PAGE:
This story is over 5 years old.


The Falcons Could Do Anything, and The Packers Couldn't Do Anything Right

Seemingly everything that could go wrong for the Packers did, and the Falcons made them pay for it.

A minute into the second half of Sunday's NFC Championship game, with the Atlanta Falcons already leading the Green Bay Packers 24-0, Julio Jones scored a touchdown on a play that may as well have been called "Nutshell." Jones toasted his defender on a crossing route, caught a well-placed ball from Matt Ryan, and headed for the right sideline. Once there, he turned upfield, muscled through one arm tackle, and stiff-armed another defender away. Metaphors want for the appropriate scale; Jones was a Ferrari among tricycles, a tidal wave in a kiddie pool. The 73-yard score added to his impressive line on the day—9 catches, 180 yards, two TDs—but it also more or less summed up the afternoon.


The final score of 44-21 doesn't entirely capture the breadth of Atlanta's dominance or the flavor of Green Bay's disappointment. It was, weirdly, not quite that much of a blowout early. The Packers' first drive ended in a missed field goal from Mason Crosby, who last week had nailed two fifty-plus yard field goals as actual ice crystals formed in his veins. Their second drive came to a sorry halt when fullback Aaron Ripkowski fumbled at the tail end of a run that would have ended at the Atlanta 11. Even once the Falcons started to pull away, Green Bay had chances to turn things around. A fumble late in the second quarter somehow eluded linebacker Jake Ryan, who seemed in position to pounce right on it; a would-be interception fell to the turf a couple minutes later when safety Marwin Evans mistimed his jump.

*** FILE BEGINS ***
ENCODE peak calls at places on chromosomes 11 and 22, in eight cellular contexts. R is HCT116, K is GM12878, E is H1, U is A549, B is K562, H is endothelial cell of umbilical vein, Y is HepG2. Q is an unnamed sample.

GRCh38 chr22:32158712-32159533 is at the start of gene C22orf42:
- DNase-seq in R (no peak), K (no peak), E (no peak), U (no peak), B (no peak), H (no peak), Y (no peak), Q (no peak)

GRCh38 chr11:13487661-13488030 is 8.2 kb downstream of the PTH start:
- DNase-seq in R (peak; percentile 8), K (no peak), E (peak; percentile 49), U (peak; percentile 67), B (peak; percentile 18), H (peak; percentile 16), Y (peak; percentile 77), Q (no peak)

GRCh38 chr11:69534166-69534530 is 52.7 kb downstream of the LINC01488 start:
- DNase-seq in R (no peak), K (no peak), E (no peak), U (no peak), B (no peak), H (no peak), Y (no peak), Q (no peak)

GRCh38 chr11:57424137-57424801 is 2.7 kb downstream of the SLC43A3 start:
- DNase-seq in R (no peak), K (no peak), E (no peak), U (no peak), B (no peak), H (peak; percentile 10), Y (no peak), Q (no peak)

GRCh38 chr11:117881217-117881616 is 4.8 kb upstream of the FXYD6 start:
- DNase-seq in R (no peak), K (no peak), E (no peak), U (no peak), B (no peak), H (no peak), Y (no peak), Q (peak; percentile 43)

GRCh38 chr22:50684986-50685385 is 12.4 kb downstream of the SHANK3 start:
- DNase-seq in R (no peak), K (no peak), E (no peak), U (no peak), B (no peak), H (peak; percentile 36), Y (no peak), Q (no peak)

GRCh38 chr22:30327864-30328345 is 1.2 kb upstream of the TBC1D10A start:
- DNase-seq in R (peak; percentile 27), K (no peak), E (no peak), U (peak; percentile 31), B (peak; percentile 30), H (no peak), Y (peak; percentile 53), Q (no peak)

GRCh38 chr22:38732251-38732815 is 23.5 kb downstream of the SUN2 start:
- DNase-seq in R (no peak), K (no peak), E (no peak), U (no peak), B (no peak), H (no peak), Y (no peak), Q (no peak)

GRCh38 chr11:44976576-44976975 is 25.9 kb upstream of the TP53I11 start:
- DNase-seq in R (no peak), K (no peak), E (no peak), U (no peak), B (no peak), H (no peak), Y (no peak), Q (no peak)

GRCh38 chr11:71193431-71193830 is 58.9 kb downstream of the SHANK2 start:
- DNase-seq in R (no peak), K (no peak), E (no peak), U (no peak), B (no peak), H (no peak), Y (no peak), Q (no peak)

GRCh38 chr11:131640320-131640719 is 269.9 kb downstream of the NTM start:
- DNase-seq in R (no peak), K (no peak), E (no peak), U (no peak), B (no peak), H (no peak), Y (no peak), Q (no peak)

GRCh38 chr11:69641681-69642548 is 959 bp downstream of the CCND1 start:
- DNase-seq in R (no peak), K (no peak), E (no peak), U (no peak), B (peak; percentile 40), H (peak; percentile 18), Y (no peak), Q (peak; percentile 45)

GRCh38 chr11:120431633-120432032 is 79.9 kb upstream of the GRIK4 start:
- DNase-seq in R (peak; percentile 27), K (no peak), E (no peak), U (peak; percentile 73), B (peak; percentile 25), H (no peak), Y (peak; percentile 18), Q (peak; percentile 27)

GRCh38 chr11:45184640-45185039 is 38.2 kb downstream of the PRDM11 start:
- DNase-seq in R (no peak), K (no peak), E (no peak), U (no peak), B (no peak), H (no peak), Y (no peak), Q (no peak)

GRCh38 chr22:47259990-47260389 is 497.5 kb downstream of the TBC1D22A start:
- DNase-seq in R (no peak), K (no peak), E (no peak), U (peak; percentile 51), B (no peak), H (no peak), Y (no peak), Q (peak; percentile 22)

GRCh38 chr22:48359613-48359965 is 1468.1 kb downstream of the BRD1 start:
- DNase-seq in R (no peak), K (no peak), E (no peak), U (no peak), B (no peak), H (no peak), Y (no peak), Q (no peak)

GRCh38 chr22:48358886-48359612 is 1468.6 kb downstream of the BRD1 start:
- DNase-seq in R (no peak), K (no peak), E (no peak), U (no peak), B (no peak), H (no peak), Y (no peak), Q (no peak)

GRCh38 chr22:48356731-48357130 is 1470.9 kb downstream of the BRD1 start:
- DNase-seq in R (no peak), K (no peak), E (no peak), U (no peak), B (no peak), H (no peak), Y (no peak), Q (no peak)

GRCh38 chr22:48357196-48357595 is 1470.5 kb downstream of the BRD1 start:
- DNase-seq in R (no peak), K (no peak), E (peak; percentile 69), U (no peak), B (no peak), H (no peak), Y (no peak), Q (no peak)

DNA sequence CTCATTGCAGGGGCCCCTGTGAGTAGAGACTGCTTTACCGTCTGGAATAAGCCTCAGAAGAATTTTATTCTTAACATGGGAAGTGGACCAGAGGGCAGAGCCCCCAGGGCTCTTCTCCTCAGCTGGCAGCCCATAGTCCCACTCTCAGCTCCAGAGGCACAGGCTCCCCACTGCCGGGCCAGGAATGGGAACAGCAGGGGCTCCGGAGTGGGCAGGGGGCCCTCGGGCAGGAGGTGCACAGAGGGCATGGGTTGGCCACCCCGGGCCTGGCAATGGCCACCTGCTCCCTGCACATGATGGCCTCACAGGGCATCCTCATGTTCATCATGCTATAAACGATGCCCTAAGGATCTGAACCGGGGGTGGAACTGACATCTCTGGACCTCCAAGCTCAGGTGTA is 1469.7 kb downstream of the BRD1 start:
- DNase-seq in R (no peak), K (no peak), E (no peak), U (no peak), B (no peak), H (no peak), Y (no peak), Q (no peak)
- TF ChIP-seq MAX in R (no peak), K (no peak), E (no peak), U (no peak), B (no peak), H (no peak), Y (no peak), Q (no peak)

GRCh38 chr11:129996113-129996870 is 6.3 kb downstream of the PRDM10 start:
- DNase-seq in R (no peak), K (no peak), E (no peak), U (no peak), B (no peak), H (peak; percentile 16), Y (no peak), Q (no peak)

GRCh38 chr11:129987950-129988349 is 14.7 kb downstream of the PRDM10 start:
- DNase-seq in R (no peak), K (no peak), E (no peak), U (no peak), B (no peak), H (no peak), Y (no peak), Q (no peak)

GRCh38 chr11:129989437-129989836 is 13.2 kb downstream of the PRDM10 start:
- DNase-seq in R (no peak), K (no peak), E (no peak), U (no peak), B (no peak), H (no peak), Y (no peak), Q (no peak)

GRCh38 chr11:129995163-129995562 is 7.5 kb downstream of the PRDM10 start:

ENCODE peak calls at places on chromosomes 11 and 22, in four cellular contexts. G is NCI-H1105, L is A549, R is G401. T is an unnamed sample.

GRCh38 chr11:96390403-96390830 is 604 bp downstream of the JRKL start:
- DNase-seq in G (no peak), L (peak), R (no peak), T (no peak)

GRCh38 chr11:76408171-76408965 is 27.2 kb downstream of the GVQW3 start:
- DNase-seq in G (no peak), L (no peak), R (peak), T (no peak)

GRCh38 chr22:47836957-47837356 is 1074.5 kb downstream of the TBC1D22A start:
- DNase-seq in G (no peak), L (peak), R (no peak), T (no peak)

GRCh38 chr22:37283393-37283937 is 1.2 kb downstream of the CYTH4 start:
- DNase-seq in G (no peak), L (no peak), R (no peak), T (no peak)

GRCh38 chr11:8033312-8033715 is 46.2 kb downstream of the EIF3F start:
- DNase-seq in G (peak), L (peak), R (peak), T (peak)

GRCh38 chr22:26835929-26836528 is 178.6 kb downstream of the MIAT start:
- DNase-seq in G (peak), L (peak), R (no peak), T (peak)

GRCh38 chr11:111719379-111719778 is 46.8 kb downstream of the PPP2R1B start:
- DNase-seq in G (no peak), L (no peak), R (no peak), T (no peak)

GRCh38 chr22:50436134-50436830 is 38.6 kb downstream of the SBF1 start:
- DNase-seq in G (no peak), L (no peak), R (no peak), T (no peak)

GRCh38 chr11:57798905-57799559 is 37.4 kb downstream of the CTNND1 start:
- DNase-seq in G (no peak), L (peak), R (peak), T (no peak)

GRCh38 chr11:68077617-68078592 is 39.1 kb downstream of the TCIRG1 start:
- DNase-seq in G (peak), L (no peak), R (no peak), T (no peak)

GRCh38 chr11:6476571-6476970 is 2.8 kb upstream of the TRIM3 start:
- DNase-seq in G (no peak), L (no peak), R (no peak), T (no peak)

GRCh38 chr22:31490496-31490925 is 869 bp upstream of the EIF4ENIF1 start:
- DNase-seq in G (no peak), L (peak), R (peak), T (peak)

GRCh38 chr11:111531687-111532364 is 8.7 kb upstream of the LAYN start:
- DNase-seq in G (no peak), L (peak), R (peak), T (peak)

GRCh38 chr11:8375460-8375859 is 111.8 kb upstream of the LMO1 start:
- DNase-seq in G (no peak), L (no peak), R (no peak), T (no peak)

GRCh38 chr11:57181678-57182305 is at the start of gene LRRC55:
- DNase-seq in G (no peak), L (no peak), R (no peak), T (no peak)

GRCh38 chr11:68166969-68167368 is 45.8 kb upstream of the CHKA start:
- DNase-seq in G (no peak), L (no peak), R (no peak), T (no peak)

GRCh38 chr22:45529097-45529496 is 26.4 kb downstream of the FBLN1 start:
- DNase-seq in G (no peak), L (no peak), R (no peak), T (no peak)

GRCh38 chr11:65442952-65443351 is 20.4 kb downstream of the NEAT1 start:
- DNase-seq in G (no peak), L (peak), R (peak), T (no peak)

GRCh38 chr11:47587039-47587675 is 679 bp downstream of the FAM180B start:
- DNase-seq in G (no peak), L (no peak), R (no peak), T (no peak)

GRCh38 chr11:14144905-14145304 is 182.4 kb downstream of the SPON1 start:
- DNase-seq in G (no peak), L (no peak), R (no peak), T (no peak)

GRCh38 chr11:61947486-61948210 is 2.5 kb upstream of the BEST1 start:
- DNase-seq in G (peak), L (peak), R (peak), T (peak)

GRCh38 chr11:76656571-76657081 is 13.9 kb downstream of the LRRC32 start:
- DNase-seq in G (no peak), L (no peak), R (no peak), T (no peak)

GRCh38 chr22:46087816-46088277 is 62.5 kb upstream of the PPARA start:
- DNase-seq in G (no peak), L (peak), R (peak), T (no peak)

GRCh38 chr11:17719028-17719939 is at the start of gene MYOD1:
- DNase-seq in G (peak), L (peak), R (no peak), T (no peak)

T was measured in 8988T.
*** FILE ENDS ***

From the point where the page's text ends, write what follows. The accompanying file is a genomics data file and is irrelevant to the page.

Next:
Any one of those mistakes might have been enough to give Atlanta an edge in what was predicted to be a shootout; all of them together mean the Falcons' blazing offense could relax and put on a show. It's understandable that Ryan, the presumptive NFL MVP, hasn't been receiving quite the attention Rodgers has in recent weeks—Ryan gets to throw to Jones and Mohamed Sanu and hand off to Devonta Freeman while Rodgers makes cardboard cutouts look like All-Pros—but Sunday's game let a national audience know just how bonkers the Atlanta attack can be. While Rodgers dodged rushers and threw off his back foot, Ryan sat in the pocket and made liberal use of his teammates, hitting eight different receivers for almost 400 yards and four touchdowns and running for another himself. Every sector of the field was available, and utilized. It was not quite as if the Falcons were playing against air; air can't lose hope.

The task in two weeks will be tougher. The New England Patriots gave up the fewest points in the NFL during the regular season and spent the AFC title game handcuffing a normally potent Pittsburgh offense; the fissures available against Green Bay's below-average defense won't be there in Houston. Still, Atlanta's excellence on Sunday looked almost definitional. The sun rises, the earth spins, and Julio Jones puts scorch marks on football fields. The favored Patriots might enter the Super Bowl with an era's defining quarterback-coach combination, but the Falcons will bring the show.